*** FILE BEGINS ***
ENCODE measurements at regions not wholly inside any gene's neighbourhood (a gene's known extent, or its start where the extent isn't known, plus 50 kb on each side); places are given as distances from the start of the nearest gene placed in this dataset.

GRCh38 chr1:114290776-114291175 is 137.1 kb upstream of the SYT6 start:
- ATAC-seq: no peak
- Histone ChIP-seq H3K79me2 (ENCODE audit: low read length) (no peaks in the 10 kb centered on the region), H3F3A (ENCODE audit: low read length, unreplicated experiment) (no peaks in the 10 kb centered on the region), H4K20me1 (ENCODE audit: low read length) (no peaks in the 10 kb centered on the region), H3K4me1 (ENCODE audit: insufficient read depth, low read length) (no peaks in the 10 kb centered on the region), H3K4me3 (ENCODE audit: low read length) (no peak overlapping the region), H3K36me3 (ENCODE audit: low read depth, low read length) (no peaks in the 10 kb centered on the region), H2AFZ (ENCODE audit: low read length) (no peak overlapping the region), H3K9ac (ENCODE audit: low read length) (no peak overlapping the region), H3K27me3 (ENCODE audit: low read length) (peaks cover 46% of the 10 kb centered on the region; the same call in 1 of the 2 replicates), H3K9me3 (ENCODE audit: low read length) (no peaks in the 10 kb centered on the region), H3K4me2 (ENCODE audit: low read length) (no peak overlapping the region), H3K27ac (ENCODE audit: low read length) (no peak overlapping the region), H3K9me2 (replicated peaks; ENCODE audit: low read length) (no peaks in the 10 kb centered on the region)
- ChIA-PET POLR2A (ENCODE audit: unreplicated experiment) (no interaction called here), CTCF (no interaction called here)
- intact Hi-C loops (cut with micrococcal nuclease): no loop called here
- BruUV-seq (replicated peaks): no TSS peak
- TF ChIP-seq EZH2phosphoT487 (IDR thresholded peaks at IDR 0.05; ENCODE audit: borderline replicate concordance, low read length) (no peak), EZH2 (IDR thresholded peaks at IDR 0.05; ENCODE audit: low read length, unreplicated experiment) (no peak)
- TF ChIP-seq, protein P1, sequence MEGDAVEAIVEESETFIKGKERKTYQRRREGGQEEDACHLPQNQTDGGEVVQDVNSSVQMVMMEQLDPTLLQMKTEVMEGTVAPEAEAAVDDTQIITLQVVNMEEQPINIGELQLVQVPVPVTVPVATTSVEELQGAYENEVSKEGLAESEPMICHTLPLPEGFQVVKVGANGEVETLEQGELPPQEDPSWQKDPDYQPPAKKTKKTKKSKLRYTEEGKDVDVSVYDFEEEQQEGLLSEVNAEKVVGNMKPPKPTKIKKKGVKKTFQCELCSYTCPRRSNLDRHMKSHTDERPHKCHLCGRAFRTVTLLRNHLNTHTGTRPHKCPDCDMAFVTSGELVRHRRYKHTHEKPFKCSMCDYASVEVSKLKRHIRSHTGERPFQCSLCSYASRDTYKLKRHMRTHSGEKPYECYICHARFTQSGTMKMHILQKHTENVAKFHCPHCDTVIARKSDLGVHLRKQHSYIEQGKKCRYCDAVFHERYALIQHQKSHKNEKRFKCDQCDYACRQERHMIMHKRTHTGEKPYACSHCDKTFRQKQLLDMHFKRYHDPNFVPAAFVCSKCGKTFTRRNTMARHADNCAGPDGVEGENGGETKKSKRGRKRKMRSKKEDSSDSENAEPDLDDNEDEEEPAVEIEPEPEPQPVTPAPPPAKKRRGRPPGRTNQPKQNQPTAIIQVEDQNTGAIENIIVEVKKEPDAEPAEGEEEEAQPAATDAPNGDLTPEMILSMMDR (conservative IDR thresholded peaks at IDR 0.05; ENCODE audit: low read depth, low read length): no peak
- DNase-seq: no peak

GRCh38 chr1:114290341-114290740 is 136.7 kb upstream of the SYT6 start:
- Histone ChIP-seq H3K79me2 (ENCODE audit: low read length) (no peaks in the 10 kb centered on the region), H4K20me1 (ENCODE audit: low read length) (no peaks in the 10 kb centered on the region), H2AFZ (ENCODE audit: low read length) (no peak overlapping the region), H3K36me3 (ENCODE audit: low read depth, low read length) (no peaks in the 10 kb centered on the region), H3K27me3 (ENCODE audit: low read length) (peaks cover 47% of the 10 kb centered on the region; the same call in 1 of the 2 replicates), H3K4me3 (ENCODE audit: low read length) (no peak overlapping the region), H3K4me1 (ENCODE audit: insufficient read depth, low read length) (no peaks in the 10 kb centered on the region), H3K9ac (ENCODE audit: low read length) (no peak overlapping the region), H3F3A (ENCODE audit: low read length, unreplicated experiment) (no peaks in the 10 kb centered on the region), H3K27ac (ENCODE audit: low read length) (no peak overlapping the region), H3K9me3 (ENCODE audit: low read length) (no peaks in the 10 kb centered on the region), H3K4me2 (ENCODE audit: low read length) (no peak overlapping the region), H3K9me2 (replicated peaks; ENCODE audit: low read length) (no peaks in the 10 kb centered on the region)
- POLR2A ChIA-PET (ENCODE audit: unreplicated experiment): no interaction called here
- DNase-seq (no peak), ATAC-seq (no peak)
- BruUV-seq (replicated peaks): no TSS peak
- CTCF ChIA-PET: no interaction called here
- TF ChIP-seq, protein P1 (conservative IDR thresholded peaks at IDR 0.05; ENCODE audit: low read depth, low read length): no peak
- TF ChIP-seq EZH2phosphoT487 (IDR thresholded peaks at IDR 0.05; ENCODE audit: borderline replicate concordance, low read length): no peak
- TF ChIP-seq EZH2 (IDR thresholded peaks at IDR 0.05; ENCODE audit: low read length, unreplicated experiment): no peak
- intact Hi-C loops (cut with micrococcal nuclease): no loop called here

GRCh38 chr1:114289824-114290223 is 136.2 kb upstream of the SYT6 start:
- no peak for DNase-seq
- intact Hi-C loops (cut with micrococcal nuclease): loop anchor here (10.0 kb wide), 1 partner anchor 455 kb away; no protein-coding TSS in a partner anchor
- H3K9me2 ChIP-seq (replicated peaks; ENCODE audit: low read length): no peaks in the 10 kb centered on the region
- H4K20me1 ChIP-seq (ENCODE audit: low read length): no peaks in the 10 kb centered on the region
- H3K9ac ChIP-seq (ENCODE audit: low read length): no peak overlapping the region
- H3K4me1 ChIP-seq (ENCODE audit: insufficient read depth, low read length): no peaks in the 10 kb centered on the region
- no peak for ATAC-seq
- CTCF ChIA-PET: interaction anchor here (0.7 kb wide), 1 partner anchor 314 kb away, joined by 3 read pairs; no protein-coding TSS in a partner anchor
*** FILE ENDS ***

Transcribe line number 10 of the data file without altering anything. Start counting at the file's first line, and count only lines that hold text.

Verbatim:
- DNase-seq: no peak